These people have been jailed because they broke laws. Laws and the jail sentences that go with them are arbitrary and created by governments. This means they are political. (If you think law and politics don’t mix, take a look at the US Supreme Court.)

Laws and sentences, therefore, change with each government and that government is theoretically elected to represent the people’s views. This means that, if people think that a law is wrong, they can vote someone in who agrees with them. But many of those people will be locked up for breaking that law and if they can’t vote, the chances of that law being changed – even if it’s the will of the majority of people – are reduced. 

To use a very silly example, imagine making ginger hair illegal, putting the gingers in prison, and then taking away their right to vote for politicians who are anti-gingerphobia. To use a less silly example, imagine people being jailed for their political beliefs and not having the right to vote for a change in the government they oppose. What dire consequences could that possibly bring? 

Once you start selecting who can or can’t vote, you’re wading into murky waters. Where do you draw the line? Do you start looking at people with abhorrent but non-jailable characteristics? I’d rather have a crackhead car thief vote for my government than a racist or homophobe. And I have severe reservations about any choices made by someone who doesn’t like dogs.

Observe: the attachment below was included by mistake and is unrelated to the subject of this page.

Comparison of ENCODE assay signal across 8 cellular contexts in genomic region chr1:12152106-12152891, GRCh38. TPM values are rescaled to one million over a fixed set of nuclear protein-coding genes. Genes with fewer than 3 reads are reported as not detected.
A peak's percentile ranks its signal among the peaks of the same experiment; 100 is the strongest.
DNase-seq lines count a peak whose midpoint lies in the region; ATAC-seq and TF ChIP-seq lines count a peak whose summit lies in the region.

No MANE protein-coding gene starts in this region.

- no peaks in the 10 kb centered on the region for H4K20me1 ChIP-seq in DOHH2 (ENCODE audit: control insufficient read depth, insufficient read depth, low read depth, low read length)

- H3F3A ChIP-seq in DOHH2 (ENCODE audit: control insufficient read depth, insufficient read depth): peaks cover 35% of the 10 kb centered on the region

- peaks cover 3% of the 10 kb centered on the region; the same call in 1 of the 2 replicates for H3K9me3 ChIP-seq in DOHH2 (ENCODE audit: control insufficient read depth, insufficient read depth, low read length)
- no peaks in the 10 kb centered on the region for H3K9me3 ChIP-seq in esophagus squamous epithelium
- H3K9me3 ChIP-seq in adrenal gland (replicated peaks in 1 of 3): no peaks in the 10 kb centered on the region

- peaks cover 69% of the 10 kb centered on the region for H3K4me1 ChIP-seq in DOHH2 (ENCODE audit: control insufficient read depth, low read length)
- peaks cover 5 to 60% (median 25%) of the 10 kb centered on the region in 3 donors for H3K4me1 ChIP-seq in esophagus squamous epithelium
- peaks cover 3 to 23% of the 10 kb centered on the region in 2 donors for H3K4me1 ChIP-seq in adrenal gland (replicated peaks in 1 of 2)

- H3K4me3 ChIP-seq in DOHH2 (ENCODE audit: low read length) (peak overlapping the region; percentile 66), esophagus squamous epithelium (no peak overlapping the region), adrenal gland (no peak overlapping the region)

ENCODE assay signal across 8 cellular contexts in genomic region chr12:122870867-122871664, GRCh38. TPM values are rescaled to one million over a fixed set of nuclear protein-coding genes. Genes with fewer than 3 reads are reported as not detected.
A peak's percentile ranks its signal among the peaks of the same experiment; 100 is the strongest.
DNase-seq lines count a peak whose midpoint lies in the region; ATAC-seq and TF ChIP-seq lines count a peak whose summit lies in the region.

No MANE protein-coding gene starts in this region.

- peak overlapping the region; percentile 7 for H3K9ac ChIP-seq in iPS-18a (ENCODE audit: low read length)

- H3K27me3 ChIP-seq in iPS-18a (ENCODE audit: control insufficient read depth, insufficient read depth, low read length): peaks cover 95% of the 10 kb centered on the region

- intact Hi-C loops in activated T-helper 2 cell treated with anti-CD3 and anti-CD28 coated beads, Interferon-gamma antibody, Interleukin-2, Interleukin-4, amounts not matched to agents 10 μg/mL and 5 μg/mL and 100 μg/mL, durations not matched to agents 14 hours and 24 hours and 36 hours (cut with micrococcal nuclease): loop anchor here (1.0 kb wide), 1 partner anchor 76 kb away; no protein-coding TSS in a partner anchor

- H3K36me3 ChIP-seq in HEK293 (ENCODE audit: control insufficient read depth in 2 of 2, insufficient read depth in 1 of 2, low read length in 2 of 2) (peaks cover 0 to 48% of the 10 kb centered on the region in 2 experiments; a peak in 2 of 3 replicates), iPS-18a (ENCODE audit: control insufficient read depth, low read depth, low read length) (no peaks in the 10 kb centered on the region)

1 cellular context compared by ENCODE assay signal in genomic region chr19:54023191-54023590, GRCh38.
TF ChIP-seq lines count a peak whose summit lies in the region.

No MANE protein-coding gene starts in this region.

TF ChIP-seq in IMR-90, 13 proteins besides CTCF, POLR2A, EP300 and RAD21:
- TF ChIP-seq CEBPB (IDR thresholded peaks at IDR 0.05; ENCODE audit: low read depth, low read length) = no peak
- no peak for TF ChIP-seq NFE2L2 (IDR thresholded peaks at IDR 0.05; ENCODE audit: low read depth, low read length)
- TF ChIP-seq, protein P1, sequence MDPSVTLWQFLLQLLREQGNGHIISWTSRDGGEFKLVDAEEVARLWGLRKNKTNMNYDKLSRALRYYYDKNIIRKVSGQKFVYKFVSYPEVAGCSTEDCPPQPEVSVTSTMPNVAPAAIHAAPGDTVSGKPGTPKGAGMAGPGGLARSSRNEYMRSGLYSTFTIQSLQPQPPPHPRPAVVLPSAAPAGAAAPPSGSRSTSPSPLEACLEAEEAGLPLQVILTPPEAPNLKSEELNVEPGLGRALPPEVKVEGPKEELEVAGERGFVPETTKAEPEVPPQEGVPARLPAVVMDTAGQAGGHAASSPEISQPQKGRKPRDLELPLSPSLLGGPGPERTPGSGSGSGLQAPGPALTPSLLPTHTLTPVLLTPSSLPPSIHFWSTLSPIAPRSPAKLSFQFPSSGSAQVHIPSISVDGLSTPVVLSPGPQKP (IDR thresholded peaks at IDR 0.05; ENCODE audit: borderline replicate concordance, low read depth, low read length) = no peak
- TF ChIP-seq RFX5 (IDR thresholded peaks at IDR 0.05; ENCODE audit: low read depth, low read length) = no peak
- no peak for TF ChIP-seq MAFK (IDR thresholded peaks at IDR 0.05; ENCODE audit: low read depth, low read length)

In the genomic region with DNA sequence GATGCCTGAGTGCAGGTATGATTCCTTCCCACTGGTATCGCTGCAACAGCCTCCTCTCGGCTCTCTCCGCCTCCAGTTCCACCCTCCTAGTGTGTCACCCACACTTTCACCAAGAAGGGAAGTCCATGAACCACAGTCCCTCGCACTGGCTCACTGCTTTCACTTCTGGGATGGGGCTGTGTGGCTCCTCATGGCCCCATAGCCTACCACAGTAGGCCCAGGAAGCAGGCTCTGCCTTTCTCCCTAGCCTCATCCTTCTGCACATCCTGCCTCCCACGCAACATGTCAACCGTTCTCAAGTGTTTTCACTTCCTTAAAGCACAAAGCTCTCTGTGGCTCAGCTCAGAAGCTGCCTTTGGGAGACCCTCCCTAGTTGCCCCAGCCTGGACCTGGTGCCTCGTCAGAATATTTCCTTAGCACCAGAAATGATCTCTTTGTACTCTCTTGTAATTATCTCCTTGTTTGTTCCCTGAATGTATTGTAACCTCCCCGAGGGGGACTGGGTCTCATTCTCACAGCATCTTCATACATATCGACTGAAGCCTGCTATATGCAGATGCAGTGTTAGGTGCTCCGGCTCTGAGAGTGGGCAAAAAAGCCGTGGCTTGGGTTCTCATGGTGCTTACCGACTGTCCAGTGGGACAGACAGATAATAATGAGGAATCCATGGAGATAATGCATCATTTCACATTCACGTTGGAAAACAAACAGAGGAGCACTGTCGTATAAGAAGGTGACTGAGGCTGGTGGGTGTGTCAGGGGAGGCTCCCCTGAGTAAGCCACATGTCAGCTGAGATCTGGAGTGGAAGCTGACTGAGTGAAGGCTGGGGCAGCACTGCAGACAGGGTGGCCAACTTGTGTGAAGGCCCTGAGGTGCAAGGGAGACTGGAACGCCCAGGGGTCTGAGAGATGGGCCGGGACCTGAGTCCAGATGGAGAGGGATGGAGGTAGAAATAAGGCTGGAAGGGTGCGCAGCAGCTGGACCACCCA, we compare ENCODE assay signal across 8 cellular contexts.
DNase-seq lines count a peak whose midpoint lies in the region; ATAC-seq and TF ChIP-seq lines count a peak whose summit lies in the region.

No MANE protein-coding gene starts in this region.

American ex-pats get the vote, even if they haven’t lived or paid taxes in the US for years (mind you, paying taxes doesn’t seem to be requisite for being the actual president). Should they have more of a say than the taxpayer whose six-week sentence just happens to coincide with an election? Or who served their sentence three presidents ago? 

Perhaps we should go a step further and incentivise voting rights. Maybe disenfranchise people with bad eating habits until they get healthy and place less of a burden on society? Or give two votes to anyone who drives an electric car?

The US isn’t unique in banning prisoners and ex-cons from voting. Variations on the theme occur in lots of countries – in fact, it used to be a lot more popular. Some ban those with sentences of a certain length, some give prisoners the right to vote but not the means (i.e. not allowing postal votes or ballots in jails) and others, such as China and Portugal, use disenfranchisement as part of an individual’s sentence. It’s a mixed bag, but not one of them is a true democracy.

However, none of them bleats on quite as much as the US about how democratic it is or tries as hard to police other countries’ electoral processes (though American politicians do get sore if they think someone is interfering with theirs). Which means that the US isn’t just guilty of a crime against the very essence of democracy – universal suffrage – but of hypocrisy in the first degree.

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The statements, views and opinions expressed in this column are solely those of the author and do not necessarily represent those of RT.